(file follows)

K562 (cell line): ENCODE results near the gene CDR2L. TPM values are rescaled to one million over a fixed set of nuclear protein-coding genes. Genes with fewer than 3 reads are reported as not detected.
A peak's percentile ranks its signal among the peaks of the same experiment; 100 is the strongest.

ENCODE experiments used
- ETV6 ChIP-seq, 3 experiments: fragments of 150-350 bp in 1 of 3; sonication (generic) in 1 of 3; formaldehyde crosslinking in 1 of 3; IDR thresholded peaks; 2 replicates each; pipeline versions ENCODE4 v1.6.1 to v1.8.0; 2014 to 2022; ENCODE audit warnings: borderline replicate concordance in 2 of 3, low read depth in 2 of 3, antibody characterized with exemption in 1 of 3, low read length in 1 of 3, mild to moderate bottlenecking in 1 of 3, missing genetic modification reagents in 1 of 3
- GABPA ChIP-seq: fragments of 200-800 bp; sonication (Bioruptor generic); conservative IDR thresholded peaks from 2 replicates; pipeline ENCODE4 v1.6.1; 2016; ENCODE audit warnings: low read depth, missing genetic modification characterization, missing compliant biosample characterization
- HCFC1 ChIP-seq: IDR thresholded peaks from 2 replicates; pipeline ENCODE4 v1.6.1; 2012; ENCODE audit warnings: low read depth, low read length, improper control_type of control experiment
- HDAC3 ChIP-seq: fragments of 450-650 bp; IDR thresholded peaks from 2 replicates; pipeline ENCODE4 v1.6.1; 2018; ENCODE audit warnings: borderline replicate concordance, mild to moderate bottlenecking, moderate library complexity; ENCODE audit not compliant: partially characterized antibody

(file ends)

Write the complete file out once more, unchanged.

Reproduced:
K562 (cell line): ENCODE results near the gene CDR2L. TPM values are rescaled to one million over a fixed set of nuclear protein-coding genes. Genes with fewer than 3 reads are reported as not detected.
A peak's percentile ranks its signal among the peaks of the same experiment; 100 is the strongest.

ENCODE experiments used
- ETV6 ChIP-seq, 3 experiments: fragments of 150-350 bp in 1 of 3; sonication (generic) in 1 of 3; formaldehyde crosslinking in 1 of 3; IDR thresholded peaks; 2 replicates each; pipeline versions ENCODE4 v1.6.1 to v1.8.0; 2014 to 2022; ENCODE audit warnings: borderline replicate concordance in 2 of 3, low read depth in 2 of 3, antibody characterized with exemption in 1 of 3, low read length in 1 of 3, mild to moderate bottlenecking in 1 of 3, missing genetic modification reagents in 1 of 3
- GABPA ChIP-seq: fragments of 200-800 bp; sonication (Bioruptor generic); conservative IDR thresholded peaks from 2 replicates; pipeline ENCODE4 v1.6.1; 2016; ENCODE audit warnings: low read depth, missing genetic modification characterization, missing compliant biosample characterization
- HCFC1 ChIP-seq: IDR thresholded peaks from 2 replicates; pipeline ENCODE4 v1.6.1; 2012; ENCODE audit warnings: low read depth, low read length, improper control_type of control experiment
- HDAC3 ChIP-seq: fragments of 450-650 bp; IDR thresholded peaks from 2 replicates; pipeline ENCODE4 v1.6.1; 2018; ENCODE audit warnings: borderline replicate concordance, mild to moderate bottlenecking, moderate library complexity; ENCODE audit not compliant: partially characterized antibody